The country’s contempt standards prohibit reporting — after charges have been filed, and before a verdict has been reached — that might be seen as prejudicial against, or for, a defendant.
Depending on the type of offense, journalists cannot publish information in a wide range of categories, including specific accusations against an individual; any prior convictions the person may have, or affiliations with convicted criminals; and material that might be deemed unreasonably favorable to a defendant’s case.
All news media organizations in Australia are subject to these restrictions, which creates the potential for vast differences between articles about a case published from inside Australia and the work of news organizations based elsewhere.
In many cases, suppression orders are used to further restrict what journalists can report in Australia, placing certain details that appear in court records off limits.
In rare cases, even reporting the existence of a suppression order can be forbidden, meaning that journalists cannot tell readers precisely why certain details are missing from their coverage. These are sometimes referred to as superinjunctions.
“Quite often, orders will be made to protect the fairness of the defendant’s trial,” said Jason Bosland, a law professor at the University of Melbourne, whose research has focused on court proceedings. “That’s the main purpose of an order.”
But, he added, such orders are often approved without a rigorous determination of whether they are in fact necessary.
In a report published before Cardinal Pell’s case began, Mr. Bosland wrote: “Open justice is increasingly being undermined in Victoria due to the inappropriate use of suppression orders by the courts.” Melbourne is in the state of Victoria.
In an interview, Mr. Bosland added: “The problem in Australia is that the courts tend to make orders that don’t comply with the strict requirements of the law.”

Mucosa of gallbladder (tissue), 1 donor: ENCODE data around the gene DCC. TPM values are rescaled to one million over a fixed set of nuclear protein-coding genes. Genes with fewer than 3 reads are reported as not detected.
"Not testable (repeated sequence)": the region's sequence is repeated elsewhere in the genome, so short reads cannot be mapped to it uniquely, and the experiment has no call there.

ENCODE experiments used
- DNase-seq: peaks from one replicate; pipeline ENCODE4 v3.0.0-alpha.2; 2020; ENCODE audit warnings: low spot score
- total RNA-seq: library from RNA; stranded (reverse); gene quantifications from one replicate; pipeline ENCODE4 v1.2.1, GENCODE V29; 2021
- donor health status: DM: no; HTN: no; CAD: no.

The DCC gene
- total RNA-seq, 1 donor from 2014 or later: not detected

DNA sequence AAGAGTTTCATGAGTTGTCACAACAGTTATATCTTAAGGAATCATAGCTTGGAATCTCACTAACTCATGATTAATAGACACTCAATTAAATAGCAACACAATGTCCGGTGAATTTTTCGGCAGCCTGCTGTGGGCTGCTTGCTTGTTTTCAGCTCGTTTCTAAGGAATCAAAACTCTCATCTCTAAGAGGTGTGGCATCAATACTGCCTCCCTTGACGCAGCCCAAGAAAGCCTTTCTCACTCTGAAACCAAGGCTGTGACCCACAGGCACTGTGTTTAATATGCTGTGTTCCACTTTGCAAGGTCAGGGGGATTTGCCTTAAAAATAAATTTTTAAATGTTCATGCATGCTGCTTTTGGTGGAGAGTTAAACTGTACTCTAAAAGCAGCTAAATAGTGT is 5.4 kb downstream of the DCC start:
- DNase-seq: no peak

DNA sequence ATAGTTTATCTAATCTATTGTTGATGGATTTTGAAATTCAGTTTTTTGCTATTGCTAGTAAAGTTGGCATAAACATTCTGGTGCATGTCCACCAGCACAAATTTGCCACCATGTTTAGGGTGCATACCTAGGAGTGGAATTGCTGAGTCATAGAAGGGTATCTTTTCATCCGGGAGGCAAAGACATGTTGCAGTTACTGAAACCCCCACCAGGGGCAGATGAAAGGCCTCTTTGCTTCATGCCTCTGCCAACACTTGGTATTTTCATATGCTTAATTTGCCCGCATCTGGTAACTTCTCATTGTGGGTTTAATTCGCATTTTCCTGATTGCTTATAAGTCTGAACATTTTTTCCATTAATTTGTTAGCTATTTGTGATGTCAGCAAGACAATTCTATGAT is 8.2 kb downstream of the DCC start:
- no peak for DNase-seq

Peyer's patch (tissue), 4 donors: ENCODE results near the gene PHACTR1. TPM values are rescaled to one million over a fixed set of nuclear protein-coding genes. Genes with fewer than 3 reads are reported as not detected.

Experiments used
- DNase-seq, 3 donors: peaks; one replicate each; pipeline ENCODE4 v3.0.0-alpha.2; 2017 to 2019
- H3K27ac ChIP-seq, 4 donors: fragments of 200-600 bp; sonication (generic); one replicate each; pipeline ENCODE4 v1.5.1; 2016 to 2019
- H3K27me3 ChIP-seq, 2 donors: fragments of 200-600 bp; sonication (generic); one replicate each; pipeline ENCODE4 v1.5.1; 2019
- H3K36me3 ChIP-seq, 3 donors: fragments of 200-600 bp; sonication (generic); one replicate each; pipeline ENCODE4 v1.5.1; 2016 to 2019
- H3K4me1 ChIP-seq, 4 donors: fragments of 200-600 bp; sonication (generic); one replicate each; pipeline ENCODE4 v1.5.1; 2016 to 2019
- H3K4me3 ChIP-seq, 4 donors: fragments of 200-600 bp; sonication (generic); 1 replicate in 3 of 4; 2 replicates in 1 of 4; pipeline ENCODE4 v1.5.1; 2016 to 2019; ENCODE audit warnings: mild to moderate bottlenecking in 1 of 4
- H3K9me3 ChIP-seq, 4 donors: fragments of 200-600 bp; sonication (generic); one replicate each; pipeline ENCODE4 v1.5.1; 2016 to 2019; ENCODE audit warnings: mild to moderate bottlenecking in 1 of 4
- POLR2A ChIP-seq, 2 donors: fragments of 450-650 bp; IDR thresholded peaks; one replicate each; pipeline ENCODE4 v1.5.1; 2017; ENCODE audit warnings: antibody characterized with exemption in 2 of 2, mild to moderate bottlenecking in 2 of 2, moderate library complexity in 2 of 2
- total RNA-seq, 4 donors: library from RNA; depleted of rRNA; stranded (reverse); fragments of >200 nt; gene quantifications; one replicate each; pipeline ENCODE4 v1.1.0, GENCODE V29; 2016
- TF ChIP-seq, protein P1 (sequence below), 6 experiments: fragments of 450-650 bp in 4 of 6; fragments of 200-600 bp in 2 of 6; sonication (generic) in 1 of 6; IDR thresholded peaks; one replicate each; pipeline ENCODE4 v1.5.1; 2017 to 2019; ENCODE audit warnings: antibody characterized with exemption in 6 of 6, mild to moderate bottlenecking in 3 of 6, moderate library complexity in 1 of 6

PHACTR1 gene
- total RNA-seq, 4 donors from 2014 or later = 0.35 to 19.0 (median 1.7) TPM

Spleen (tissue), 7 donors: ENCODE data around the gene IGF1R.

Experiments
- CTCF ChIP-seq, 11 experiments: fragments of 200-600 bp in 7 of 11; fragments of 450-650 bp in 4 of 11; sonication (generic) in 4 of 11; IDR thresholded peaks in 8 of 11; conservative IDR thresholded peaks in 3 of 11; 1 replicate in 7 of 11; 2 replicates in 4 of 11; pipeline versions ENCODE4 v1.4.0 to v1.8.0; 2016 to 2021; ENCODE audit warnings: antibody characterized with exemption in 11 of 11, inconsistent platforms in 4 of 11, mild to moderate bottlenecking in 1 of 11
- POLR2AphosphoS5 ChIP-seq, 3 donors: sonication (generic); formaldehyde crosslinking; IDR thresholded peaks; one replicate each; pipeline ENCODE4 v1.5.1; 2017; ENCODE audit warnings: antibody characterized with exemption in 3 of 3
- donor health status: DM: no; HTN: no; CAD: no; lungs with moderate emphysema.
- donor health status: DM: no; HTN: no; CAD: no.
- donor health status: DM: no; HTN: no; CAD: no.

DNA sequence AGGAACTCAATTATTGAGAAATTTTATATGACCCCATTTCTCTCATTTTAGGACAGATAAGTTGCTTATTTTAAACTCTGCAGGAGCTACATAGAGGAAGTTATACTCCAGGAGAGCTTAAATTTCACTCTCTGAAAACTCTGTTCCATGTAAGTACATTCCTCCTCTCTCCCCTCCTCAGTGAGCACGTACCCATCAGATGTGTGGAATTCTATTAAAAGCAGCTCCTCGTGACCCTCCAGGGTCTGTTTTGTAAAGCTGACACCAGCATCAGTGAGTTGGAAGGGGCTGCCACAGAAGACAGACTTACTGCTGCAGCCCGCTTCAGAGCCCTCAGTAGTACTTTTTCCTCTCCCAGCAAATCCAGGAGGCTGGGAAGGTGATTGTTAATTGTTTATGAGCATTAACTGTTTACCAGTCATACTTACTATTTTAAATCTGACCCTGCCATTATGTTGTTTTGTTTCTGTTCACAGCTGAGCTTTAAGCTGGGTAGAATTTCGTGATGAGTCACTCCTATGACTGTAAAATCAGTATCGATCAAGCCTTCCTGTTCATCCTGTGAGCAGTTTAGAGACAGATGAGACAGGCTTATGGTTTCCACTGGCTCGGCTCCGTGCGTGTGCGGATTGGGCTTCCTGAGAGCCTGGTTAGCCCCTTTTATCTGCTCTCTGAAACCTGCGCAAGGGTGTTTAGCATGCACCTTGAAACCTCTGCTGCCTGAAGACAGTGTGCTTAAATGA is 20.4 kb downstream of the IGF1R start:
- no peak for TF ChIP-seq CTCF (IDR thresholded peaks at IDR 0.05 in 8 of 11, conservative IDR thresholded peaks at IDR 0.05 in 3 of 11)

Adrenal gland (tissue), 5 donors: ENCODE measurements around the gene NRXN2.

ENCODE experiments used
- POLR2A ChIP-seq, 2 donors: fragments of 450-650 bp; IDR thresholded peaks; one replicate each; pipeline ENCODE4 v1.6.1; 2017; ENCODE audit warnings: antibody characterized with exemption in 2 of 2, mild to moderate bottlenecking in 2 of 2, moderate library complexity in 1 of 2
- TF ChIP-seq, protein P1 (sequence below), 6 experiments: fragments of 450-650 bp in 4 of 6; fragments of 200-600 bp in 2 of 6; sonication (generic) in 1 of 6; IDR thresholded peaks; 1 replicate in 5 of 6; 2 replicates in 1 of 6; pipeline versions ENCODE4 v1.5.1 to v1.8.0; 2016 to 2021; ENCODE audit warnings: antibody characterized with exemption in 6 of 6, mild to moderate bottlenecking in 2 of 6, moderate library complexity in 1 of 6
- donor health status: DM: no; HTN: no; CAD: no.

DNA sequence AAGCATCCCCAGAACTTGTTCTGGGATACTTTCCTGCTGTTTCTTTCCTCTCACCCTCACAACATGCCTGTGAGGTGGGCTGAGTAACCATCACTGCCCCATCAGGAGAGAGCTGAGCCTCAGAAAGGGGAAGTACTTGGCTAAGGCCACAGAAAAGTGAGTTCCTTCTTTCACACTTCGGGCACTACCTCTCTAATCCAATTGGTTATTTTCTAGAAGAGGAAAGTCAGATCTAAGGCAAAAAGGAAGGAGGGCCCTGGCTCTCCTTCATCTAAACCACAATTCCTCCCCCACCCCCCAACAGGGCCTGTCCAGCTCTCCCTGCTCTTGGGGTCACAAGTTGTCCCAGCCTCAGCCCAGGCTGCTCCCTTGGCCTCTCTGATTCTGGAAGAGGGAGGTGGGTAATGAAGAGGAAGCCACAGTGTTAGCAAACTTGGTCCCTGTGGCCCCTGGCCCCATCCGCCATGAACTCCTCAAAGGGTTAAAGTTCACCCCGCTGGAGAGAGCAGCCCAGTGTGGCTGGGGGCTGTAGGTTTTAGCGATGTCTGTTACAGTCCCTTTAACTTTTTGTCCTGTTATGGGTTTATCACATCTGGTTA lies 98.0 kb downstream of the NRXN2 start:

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Who is Cardinal George Pell?
The son of a Catholic mother and an Anglican father, George Pell grew up in Ballarat, a mining town northwest of Melbourne, where he also served as a priest from 1971 to 1984.
During that time, accusations of abuse by priests swirled through the area, but Cardinal Pell later said that he had no memory of hearing about specific substantiated cases of sexual abuse.
His rise through the church was swift. He became bishop of Melbourne in 1996. Less than a year later, he formed the “Melbourne Response,” a process to investigate local accusations of sexual abuse against Catholic clergymen.
More than a dozen priests accused of abuse stepped down during Cardinal Pell’s time in Melbourne, but he also protected the church’s finances. The Melbourne Response capped payouts to victims at 50,000 Australian dollars ($38,000), far below what victims in other countries would later receive.
In 2007, he was appointed to a council of cardinals assigned to improve the Vatican’s finances. In 2014, Pope Francis named him prefect of the Secretariat for the Economy, effectively making him the Vatican’s treasurer and its third most senior figure.
Last June, his legal team received the charges against him in the state of Victoria. Pope Francis gave him a leave of absence to return to Australia to mount his defense.
What has he been accused of?
Cardinal Pell has been charged with “historical sexual offenses.” No further details of those charges have been publicly released by the courts.
Cardinal Pell previously denied knowing about abuse in the 1970s and ’80s, but the description of the crimes that have been made available to the public would suggest that he is now being accused of having been personally engaged in sexual offenses by multiple complainants.
There appear to be at least two locations where the alleged offenses took place, spanning many years. One of the charges he will stand trial for is indecent assault. It’s not clear when the incident is alleged to have taken place.
What’s known is that Cardinal Pell is the highest-ranking Vatican cleric to face charges of sexual crimes, and that he has aggressively denied the charges.
“The whole idea of sexual abuse is abhorrent to me,” he said at a news conference in Rome last June.